Wednesday, June 21, 2006

Not Born on the Fourth of July, 1976.

Fittingly, moments after turning 30, Benjamin thought back over the story of his own birth.

(Well, um, Benjamin actually thought over his mother's version of the story, told to him several times throughout his childhood. His father respectfully disagreed with this version, which is one of the many reasons why his parents are now divorced.)

"You were due on July 4, my perfect Bicentennial baby," his mother would narrate. "But, at the end of May or beginning of June, I had these contractions and told your dad that I was in labor. So he freaked out, put me in the Firebird and sped me to the hospital, and we got there and waited and waited and waited. For hours. But you never came, and the contractions never got any worse. And eventually, the doctor came to see us, and he told me that it was too early for me to be in labor."

"Way too early," Benjamin's father would interrupt if he were there to hear her tell this story. But she would ignore him and continue her version.

"Anyway, the doctor said that false labor was common, particularly with first-time mothers, and we shouldn't just head to the hospital every time I felt a little pain," she said sweetly to her boy. "He called it 'a little pain.' That's a typical male chauvinist response, son. When you get older, you should never say anything like that to your wife."

After the dramatic pause for his father's scoffing ended, Benjamin's mother told the story of his actual labor.

"So about three weeks after the first trip to the hospital, I start feeling these contractions again, and they keep coming and coming," his mother said. "So, of course, I told your father that I thought we needed to go to the hospital."

At this point in the story, she would glare at Benjamin's father.

"And you know what your father did, Benjie?" his mom asked.

No matter how often he heard this story, Benjamin never dared answer this question, for it was the best part of the whole story.

"Unlike most men willing to listen to their wives and eager to see their firstborn son for the first time, your father told me that I was just having another false labor, that it was still too soon!" she said dramatically. "Then you know what he did, Benjie??? You know what he did while I was in horrible, horrible pain???"

Benjamin often knew the answer to this one but didn't dare interrupt his mother as she mustered indignance.


At this, Benjamin's father would usually mutter under his breath, "Well, the baby didn't come for eight hours. I had time."

"When I FINALLY got your father to come back into the house and convinced him that I was serious, we went to the hospital in Marietta," Benjamin's mother continued. "And, as soon as we got there, your father started to fill out the paperwork, while I had to go to the bathroom. So, ever the genius, he told me to go ahead and kept filling out forms."

At this, Benjamin's father would start telling the story.

"So I'm filling out forms when the orderly and nurse come rushing up to me with this wheelchair, asking me in this frenzy where my wife was," his dad said. "So I told them she went to the bathroom. AND THEIR EYES GOT HUGE!"

And his mother resumed telling the story from there.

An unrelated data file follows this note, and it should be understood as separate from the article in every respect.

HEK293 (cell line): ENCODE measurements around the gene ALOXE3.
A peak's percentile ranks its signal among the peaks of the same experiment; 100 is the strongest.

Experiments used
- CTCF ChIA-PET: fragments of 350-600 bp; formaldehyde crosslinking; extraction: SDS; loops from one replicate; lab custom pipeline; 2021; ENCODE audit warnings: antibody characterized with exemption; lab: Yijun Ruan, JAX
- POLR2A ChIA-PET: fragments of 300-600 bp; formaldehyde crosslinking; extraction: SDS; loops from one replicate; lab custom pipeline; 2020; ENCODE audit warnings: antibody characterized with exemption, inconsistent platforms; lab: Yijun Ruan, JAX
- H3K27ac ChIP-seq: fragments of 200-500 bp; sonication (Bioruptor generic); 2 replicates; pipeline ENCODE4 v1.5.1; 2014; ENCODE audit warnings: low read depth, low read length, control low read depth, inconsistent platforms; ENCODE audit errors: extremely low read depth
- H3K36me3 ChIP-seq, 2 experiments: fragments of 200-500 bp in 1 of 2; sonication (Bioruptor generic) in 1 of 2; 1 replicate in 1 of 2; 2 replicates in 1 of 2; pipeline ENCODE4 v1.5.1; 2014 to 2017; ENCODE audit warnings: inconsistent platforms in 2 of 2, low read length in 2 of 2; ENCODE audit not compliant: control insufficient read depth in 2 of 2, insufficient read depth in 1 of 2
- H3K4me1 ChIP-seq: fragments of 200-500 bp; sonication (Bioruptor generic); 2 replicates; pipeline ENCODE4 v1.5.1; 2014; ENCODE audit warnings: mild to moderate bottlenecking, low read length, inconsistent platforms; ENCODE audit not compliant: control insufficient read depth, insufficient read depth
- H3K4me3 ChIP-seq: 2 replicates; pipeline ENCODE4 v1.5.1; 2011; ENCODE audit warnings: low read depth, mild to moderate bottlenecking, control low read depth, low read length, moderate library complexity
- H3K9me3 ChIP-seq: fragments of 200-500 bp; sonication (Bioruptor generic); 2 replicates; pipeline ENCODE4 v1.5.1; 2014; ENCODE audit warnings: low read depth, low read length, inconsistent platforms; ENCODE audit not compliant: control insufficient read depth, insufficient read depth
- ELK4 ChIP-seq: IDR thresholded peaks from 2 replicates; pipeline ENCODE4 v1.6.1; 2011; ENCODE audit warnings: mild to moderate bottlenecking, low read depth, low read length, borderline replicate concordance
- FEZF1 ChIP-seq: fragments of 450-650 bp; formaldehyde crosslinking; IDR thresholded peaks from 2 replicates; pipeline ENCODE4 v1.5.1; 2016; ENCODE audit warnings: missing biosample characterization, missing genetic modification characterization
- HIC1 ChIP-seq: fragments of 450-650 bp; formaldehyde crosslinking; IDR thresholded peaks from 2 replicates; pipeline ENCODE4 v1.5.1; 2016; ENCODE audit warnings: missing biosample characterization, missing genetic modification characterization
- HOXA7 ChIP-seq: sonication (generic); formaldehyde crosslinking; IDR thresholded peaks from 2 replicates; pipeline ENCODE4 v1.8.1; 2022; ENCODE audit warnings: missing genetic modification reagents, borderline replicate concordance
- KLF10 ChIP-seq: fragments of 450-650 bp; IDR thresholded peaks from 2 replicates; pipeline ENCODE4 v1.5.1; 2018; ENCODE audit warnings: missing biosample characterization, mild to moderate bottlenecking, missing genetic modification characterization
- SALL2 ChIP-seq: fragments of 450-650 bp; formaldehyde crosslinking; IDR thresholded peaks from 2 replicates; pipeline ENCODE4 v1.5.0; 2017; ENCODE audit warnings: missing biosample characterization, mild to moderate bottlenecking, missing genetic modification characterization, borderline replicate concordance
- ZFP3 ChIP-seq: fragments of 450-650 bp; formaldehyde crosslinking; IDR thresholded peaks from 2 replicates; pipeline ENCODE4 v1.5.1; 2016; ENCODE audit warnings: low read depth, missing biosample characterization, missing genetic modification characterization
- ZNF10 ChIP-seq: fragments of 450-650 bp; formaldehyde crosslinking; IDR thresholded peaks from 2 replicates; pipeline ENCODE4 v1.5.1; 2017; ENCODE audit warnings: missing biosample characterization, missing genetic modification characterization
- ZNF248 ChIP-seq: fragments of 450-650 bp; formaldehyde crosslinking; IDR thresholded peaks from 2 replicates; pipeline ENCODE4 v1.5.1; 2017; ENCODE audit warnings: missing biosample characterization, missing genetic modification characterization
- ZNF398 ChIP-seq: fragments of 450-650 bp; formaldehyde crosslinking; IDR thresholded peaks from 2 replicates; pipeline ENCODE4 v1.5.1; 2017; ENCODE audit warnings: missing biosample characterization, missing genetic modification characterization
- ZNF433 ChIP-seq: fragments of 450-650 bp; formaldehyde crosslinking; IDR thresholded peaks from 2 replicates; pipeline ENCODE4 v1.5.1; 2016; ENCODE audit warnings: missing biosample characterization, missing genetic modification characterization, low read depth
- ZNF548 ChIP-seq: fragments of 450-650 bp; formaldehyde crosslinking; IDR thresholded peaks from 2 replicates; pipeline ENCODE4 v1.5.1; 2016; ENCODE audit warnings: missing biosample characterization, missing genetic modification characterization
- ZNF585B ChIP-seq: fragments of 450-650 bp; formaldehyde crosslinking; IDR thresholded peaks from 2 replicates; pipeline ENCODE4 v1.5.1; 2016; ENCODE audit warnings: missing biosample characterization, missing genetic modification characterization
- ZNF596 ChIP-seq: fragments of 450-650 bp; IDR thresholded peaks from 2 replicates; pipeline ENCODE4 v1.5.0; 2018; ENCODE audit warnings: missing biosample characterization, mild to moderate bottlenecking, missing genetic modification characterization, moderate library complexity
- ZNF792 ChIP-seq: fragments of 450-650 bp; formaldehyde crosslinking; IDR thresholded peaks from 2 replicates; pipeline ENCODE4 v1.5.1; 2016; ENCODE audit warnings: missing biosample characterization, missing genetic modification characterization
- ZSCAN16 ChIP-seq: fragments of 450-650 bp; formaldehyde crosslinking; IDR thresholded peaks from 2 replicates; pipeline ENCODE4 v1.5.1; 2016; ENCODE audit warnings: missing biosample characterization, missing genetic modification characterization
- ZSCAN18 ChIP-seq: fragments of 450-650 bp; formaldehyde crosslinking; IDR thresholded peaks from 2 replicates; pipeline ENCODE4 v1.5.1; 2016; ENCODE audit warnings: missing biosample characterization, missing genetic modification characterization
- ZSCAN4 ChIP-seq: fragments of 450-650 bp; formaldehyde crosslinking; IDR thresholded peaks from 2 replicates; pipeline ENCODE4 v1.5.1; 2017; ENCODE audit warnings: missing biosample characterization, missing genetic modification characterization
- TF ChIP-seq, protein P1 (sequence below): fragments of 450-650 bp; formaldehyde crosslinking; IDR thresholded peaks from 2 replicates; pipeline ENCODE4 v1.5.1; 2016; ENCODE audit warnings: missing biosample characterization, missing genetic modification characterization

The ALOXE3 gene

"And this shocked nurse comes running into the bathroom to get me, telling me that I'm not allowed to go. I end up in this wheelchair while people are yelling these questions at me about my water breaking," his mother said.

* * * * * * *

The baby wasn't born perfect.

The remainder of this story, surrounded in some family legend at this point, is unusual. Benjamin, two weeks' premature and underweight at 4 pounds and 11 ounces, was taken from his mother before she got to look at him. He was immediately placed in an incubator. He wasn't expected to live. The soft spot on his head was severe, for touching the baby on the head for just a moment would result in a handprint lingering for a moment on his. The baby bumped his head on his mom's thigh bone on the way out of the birth canal, which caused a birthmark on his forehead. (Originally, his mother told him that the birthmark was caused by Benjamin's giant brain, but his father eventually told her to stop saying that to the child.) Photos suggest that Baby Benjamin's left arm was shorter than an adult index finger.

Over the next couple days, Benjamin's mother was told that it would be a miracle if her newborn son survived at all. She was told that, if the baby lived, he would suffer from severe disabilities and mental retardation, his quality-of-life non-existent. They gave her little hope.

She thought her son was special. She took Benjamin home when they let her, cuddled and sang to him. She took him to the Methodist Church and had him baptized. Members of the congregation liked to hold him, for he smiled a lot.

And, on a random day some months after he was born, while his mother was singing "Old McDonald Had a Farm" to him, Benjamin sang "Ee-I-Ee-I-O" back to her.

If you ask her, Benjamin's mother will tell you that her baby sang it perfectly. (Of course, before having the baby in 1976, she was a music teacher, so this was a point of pride for her.) She sang him a verse, and he sang the vowels back in perfect pitch. She did it again, and he did it again.

And if she had to pinpoint it, that was the moment she most believed in miracles.

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